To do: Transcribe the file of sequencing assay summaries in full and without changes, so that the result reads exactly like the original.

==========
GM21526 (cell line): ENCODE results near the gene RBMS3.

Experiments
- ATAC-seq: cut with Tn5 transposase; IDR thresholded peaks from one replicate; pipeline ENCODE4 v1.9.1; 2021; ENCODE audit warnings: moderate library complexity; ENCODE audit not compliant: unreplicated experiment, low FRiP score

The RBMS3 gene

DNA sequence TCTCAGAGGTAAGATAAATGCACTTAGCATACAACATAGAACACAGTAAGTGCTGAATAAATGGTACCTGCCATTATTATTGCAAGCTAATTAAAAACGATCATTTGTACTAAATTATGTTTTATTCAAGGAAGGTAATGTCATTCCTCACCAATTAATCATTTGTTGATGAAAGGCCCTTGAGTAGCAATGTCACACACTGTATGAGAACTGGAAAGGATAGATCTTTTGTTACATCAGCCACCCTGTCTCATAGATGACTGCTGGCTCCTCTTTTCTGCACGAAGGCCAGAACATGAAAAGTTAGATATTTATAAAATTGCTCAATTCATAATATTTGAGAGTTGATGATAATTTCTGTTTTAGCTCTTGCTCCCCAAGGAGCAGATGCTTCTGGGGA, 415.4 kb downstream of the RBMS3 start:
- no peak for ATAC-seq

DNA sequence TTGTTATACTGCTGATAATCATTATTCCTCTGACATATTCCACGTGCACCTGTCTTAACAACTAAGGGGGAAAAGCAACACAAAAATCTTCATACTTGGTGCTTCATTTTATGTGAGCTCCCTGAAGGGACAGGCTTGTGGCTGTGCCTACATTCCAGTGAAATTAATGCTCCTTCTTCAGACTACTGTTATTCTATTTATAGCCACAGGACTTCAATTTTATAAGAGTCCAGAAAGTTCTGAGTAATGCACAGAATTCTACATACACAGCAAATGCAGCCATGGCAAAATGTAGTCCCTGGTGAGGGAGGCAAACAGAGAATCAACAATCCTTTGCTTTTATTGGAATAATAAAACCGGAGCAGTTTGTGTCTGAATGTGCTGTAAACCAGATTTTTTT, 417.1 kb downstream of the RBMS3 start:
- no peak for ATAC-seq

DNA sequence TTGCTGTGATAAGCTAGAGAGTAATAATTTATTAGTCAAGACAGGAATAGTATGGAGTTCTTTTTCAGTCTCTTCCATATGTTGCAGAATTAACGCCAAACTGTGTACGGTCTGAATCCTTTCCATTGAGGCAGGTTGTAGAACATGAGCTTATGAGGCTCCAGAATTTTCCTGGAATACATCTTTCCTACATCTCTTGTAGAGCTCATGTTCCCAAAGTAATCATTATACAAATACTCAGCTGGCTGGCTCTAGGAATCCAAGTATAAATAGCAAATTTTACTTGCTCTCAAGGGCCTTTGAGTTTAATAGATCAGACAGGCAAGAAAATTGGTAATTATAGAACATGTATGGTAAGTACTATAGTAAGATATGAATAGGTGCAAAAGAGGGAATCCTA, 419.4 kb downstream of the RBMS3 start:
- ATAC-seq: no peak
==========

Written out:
GM21526 (cell line): ENCODE results near the gene RBMS3.

Experiments
- ATAC-seq: cut with Tn5 transposase; IDR thresholded peaks from one replicate; pipeline ENCODE4 v1.9.1; 2021; ENCODE audit warnings: moderate library complexity; ENCODE audit not compliant: unreplicated experiment, low FRiP score

The RBMS3 gene

DNA sequence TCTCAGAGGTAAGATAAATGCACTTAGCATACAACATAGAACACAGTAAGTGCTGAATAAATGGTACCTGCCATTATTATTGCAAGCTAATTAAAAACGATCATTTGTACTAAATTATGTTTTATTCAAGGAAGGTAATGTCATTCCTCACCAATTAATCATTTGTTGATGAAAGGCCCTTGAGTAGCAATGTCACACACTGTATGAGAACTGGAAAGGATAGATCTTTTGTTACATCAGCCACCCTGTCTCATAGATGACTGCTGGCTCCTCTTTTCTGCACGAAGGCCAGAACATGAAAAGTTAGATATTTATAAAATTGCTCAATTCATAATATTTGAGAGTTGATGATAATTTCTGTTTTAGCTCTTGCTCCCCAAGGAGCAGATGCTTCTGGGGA, 415.4 kb downstream of the RBMS3 start:
- no peak for ATAC-seq

DNA sequence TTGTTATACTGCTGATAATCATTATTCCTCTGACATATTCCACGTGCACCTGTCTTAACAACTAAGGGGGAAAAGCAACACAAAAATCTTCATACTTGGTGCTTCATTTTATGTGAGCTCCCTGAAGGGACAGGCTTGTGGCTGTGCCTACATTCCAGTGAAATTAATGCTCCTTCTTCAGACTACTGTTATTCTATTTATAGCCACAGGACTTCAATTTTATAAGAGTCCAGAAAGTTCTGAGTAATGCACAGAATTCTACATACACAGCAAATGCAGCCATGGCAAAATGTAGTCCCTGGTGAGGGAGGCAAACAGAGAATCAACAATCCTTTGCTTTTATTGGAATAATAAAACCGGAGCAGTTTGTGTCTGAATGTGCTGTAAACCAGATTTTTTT, 417.1 kb downstream of the RBMS3 start:
- no peak for ATAC-seq

DNA sequence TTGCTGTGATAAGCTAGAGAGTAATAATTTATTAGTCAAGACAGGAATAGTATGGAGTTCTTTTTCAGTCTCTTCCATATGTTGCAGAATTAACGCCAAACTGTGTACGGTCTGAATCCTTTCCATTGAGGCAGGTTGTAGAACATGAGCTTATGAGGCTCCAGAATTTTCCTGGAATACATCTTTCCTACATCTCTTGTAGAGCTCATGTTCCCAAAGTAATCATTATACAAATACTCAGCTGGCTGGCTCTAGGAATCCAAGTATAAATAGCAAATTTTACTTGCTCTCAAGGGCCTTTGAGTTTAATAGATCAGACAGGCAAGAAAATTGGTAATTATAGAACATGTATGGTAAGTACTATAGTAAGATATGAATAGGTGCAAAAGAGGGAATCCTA, 419.4 kb downstream of the RBMS3 start:
- ATAC-seq: no peak